The planning the planning team and construction company was pre-selected through contractual obligations inherited from the former owner of the site. The initial key task was to find a route that would enable the owner to get the surplus energy buildings he desired without forcing the construction companies into solutions, obligations or liabilities beyond their experience. Not including these performance goals into the contracts and at the same time acting as consultant to the designers and buildings solved these concerns.
The ambition on energy performance was paired with the explicit vision on the future living environment, with key aspects of a melting interior-exterior boundary where rooms would expand from the inside to the outside, and where the availability of daylight with the experience of daytime and seasonal shiftings was a paramount interest.
The L-shaped footprint with rather narrow dimensions allows all rooms with a residence function (living room, kitchen/dining room, master bedroom) to be flooded with daylight from two opposing directions. The living room features a floating gallery, open to the second floor’s roof top, including north-faced skylights. The shape of the room acts as a light-chute.
Windows and sliding doors are truly floor to ceiling, two of the buildings gables are completely glazed. Overheating is prevented through integrated external venetian blinds, allowing control and protection of light and views, the massive construction shows provides energy storage and retardant capacity. The geothermal heat pump system features a natural cooling function. In total, the indoor temperature can sustainably be stabilized – this summer (with max temperatures close to 40 degrees Celsius) resulted in indoor air temperatures never above 24. Side effect of summer cooling is the reheating of the geothermal bore holes.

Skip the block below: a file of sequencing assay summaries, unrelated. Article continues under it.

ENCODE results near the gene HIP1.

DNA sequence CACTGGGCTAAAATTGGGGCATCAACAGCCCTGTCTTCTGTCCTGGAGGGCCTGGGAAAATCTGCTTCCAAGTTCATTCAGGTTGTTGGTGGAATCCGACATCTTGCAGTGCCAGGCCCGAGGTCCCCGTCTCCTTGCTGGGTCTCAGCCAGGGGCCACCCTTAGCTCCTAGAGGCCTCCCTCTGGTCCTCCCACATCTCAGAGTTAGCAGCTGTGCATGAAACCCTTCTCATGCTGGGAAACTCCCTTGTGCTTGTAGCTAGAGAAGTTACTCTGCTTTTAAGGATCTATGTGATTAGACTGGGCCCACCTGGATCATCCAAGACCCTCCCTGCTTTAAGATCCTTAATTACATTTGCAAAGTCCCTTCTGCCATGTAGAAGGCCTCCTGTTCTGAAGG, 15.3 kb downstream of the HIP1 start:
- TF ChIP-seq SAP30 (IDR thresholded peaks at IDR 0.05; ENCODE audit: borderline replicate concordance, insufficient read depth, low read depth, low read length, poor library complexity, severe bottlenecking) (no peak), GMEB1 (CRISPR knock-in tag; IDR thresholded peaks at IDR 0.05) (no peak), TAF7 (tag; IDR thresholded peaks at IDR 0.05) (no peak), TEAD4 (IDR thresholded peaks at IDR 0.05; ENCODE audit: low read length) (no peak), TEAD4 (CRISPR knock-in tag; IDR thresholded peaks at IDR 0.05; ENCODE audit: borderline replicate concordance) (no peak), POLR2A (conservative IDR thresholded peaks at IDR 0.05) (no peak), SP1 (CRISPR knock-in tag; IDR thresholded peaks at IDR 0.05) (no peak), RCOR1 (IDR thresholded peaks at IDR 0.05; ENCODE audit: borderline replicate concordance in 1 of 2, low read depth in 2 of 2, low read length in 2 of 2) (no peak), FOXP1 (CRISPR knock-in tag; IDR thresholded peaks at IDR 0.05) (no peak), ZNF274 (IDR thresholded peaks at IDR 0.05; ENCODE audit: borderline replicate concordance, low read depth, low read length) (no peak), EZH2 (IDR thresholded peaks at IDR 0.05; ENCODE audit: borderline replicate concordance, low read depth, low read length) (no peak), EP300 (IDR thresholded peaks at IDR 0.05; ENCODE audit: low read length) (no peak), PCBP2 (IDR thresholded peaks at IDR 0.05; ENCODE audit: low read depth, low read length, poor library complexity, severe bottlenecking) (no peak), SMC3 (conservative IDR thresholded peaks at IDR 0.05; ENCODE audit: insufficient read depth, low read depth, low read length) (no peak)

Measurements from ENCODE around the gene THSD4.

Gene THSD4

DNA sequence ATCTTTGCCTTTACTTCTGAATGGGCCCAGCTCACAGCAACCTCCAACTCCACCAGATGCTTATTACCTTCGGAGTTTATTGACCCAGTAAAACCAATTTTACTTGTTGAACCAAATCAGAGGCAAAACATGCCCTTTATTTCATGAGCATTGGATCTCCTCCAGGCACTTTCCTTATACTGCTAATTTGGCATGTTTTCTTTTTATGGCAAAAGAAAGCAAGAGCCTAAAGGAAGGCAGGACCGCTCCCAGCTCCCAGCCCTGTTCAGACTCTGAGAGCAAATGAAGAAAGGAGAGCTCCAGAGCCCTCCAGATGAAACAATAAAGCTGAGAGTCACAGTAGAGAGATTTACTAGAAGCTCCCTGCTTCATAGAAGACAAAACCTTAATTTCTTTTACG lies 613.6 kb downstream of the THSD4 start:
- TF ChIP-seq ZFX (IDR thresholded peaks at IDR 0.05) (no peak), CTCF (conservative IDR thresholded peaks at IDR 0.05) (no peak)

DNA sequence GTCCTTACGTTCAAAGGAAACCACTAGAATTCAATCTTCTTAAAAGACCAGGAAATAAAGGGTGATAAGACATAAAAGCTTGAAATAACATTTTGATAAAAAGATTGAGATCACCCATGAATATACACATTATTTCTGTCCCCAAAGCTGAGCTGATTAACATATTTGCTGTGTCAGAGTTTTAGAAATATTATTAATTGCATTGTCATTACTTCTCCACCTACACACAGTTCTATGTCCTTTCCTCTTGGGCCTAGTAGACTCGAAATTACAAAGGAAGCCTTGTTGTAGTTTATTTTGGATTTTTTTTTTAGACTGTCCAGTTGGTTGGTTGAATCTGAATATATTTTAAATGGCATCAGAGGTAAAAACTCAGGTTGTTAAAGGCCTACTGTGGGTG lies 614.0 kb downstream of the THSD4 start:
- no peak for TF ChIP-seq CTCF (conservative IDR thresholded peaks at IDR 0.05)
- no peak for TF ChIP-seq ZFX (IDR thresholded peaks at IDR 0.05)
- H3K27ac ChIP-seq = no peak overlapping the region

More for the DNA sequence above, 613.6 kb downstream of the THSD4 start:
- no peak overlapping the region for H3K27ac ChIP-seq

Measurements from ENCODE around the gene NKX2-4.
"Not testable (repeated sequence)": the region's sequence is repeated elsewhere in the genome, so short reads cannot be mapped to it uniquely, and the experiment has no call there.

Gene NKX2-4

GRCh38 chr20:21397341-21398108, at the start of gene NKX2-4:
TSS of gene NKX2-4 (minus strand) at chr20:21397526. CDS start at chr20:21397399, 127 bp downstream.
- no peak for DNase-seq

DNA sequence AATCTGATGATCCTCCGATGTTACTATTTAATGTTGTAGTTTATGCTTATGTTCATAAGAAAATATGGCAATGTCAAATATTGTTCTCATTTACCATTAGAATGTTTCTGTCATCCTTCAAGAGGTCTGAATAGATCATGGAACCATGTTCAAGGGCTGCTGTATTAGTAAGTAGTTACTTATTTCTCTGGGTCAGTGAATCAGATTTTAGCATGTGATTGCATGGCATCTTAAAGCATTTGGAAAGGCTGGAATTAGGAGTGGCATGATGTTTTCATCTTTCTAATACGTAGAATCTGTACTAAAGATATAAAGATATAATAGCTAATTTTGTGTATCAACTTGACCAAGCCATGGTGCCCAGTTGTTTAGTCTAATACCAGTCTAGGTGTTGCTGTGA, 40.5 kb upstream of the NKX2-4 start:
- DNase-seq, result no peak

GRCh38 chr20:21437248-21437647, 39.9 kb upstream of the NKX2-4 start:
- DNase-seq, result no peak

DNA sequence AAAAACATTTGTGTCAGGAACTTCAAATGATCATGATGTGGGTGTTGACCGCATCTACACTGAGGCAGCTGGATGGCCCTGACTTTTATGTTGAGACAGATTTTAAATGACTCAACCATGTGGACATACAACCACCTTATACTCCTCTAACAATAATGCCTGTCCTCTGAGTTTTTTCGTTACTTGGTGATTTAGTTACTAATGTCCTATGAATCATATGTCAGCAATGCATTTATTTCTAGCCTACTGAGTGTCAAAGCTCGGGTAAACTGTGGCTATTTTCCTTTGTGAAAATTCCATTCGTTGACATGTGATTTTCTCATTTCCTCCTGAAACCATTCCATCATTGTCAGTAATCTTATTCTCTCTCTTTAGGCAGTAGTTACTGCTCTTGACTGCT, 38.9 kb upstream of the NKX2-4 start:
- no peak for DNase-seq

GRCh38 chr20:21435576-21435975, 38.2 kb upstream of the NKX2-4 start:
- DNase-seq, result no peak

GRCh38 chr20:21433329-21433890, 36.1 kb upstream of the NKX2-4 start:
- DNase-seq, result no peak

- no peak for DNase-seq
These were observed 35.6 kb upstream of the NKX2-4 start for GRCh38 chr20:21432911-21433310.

A mechanical ventilation system with heat recovery (>90%) is installed – however natural ventilation can be applied through openable windows in all rooms.
A KNX-based control system is installed, smart home functions however are reduced to what the users find appropriate rather than oriented at what technically would be possible.
The ambition to design and build a net zero or net surplus energy building was one of the basic design goals. The planning team and constructors involved typically build 30% below German energy requirements, their clients would not demand better. With regards to the company’s and the craftsmen’s experience, the building owner acted as energy and construction consultant, starting the overall energy concept, including selection and sometimes tendering of technical components. Refinements typically stayed within the builders’ standard solution, but increased insulation, exchanged to higher performing materials, included higher performing components. The resulting total energy demand of the building lies at 32kWh/m2a or at 1/3 of the regulatory reference building. Heating, cooling and domestic hot water is provided by a geothermal heat pump system with a COP > 5. Electricity is produced by a 8,8 kWp PV installation with a 10kWh energy storage. The expected annual energy production exceeds the buildings energy demand (including user appliances) by more than a factor 2. Surplus energy is fed to electric mobility, projected to fuel 12.000km annually. Seasonal variation is fed to or purchased from the grid.
- increased insulation and replaced materials in the building envelope
- high-performance windows and doors at passive-house-performance levels
- heat recovery in ventilation system
- energy efficient lighting (LED)
- 8 kWp PV installation
- Geothermal heat pump system
The building owner is an LCA expert and sustainable construction consultant. For this project LCA and LCC have been conducted to identify hotspots of concern and to support and validate technology and material selections. The featured building is not an “ecohome”, but on the basis of life cycle considerations, materials have been carefully selected, but were often limited with regards to practice and experiences of the builder and craftsmen. Indoor air quality was addressed by the preselection of all relevant materials, where the DGNB assessment criteria in the highest category were applied as target. Further, regional materials were given consideration, resulting in:
- limestone and roof tiles: local north German;
- insulation: ETICS;
- windows: small manufacturer specialised in wood-aluminium passive-house windows (400km);
- stairs: small craftsman, oak/Plywood, north Bavaria (500km)
- flooring: oak parquet from sustainable sources, Germany (max 600km),
- heat pump: Sweden;
- tiles: Italy;
- kitchen: north Germany (220km).
Rain water is collected entirely and directed to an on-site percolation. Pipeworks for future completion of a rainwater supply for toilet flushing and washing machine are pre-installed. Fresh water use is reduced through reduced volume water installations (this is however rather standard)